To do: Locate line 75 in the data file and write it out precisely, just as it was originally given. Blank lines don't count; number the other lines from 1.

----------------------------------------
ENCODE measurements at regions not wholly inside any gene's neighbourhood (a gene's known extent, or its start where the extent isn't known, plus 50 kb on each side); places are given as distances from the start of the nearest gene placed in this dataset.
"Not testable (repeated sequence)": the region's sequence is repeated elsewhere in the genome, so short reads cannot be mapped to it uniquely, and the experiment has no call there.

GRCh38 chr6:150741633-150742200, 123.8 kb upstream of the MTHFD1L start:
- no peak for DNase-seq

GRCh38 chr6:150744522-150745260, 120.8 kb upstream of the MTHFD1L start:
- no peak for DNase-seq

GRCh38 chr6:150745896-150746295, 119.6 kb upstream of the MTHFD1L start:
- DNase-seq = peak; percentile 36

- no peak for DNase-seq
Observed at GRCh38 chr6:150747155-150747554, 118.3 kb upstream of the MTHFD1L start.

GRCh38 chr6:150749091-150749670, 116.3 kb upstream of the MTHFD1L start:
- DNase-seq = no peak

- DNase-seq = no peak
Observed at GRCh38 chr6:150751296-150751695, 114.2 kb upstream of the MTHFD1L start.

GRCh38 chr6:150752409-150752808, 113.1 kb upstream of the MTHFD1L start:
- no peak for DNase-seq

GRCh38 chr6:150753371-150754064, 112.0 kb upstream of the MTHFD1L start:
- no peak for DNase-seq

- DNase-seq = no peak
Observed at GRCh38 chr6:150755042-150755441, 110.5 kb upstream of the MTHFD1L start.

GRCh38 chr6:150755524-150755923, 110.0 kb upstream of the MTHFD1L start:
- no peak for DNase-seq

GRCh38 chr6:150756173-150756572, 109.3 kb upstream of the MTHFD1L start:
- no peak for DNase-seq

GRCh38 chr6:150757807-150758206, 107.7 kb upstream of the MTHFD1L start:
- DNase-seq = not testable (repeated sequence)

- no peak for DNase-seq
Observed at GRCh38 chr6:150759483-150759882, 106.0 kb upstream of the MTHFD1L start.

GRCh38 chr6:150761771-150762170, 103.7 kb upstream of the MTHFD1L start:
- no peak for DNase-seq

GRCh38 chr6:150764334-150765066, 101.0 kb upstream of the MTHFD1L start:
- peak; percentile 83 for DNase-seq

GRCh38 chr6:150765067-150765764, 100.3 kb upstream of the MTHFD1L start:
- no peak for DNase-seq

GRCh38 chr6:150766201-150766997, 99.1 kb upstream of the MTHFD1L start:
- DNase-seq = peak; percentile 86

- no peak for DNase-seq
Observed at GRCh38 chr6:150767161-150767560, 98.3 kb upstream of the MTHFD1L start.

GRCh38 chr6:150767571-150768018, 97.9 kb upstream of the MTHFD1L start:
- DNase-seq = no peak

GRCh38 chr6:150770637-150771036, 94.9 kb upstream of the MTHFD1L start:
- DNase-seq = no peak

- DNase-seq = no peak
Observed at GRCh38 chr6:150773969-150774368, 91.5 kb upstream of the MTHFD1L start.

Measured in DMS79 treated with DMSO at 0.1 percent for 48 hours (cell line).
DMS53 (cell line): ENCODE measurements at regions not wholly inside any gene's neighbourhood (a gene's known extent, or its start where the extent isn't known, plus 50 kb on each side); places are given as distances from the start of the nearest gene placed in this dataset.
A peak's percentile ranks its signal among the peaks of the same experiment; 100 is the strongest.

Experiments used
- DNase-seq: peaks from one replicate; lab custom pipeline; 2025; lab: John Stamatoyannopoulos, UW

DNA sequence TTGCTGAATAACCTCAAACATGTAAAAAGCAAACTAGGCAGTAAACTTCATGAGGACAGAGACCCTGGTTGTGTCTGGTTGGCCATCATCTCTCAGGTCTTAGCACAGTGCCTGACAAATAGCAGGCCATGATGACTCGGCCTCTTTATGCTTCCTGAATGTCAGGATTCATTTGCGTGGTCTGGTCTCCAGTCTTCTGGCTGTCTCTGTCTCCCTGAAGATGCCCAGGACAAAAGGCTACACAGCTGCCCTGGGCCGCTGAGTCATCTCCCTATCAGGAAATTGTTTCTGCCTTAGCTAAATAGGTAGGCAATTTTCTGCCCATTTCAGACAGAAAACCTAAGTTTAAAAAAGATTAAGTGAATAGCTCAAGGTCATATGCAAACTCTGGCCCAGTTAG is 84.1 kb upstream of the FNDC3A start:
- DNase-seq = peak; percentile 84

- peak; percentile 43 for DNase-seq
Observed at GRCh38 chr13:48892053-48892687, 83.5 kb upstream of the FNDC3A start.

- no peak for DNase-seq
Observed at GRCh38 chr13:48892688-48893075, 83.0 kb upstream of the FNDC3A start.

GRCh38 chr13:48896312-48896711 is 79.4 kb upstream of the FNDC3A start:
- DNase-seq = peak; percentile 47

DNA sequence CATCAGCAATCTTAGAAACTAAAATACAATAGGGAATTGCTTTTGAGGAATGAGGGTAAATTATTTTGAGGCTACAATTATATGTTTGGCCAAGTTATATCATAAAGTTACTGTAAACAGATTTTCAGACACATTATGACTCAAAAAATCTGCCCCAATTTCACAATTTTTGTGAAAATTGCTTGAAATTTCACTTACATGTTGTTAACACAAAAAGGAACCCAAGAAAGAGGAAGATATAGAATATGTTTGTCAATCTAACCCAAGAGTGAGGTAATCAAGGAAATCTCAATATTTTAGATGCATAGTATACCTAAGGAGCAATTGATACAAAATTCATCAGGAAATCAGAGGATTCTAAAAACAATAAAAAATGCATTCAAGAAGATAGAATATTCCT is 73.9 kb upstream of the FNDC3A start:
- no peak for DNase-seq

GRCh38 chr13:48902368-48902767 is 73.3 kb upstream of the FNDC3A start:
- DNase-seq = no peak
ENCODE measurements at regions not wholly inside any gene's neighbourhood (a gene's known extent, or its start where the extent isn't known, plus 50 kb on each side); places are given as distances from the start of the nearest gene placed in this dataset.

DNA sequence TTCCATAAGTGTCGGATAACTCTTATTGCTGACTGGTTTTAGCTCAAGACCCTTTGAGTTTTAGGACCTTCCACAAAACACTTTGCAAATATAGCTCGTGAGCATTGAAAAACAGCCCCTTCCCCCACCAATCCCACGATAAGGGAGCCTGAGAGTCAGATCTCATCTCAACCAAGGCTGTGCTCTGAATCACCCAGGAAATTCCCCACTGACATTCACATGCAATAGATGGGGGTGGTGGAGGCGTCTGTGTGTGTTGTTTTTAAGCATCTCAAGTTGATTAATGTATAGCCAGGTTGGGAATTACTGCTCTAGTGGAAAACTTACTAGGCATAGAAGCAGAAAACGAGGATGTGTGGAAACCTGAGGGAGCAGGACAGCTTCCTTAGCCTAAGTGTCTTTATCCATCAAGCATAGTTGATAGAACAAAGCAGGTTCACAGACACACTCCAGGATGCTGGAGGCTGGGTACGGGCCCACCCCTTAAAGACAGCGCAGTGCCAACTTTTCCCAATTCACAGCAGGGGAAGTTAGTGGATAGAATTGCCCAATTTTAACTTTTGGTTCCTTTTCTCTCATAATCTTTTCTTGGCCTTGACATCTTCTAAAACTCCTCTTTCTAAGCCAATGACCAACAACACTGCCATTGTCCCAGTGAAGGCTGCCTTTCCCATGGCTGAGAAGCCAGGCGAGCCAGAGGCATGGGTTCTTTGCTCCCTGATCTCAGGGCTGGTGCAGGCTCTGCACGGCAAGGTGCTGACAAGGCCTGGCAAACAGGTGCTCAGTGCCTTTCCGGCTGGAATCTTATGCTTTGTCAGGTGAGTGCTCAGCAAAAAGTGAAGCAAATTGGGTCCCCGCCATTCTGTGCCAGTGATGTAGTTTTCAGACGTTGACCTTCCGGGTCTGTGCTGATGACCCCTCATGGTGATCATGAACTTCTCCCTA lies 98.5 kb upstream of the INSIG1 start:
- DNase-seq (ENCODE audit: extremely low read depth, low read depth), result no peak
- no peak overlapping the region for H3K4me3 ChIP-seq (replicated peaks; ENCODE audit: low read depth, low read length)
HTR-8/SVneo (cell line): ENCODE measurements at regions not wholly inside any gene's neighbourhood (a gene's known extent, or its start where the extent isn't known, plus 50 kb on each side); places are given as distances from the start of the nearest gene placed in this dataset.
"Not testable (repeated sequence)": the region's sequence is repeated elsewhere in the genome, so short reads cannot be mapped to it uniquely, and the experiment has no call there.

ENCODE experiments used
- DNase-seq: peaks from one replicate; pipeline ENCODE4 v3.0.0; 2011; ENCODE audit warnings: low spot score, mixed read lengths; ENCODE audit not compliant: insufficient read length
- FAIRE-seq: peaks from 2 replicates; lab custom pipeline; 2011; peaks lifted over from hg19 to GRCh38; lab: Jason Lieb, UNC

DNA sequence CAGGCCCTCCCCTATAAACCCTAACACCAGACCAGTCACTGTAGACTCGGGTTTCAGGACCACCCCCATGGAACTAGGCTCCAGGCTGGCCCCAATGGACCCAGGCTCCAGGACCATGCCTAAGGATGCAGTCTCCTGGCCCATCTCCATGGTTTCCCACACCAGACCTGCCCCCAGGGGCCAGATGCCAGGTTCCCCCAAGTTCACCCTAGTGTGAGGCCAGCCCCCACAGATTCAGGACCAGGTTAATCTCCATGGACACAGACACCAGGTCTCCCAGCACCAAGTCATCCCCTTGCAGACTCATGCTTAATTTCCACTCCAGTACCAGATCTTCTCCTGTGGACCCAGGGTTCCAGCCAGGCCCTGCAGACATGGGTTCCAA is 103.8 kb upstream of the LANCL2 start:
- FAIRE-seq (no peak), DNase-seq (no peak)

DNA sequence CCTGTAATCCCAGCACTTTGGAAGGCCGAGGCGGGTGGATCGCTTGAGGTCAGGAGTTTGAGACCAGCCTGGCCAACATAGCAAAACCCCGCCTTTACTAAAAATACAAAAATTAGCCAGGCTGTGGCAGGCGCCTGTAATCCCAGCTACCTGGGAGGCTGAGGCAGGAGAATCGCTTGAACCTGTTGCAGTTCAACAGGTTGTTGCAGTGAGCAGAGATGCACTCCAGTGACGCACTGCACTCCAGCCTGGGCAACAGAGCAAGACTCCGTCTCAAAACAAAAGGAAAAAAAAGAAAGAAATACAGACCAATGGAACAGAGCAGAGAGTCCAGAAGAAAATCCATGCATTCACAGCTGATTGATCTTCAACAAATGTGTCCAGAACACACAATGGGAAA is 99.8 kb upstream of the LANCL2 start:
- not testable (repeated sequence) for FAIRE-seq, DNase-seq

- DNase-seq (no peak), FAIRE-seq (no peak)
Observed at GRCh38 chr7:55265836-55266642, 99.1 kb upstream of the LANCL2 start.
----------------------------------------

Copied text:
- DNase-seq (no peak), FAIRE-seq (no peak)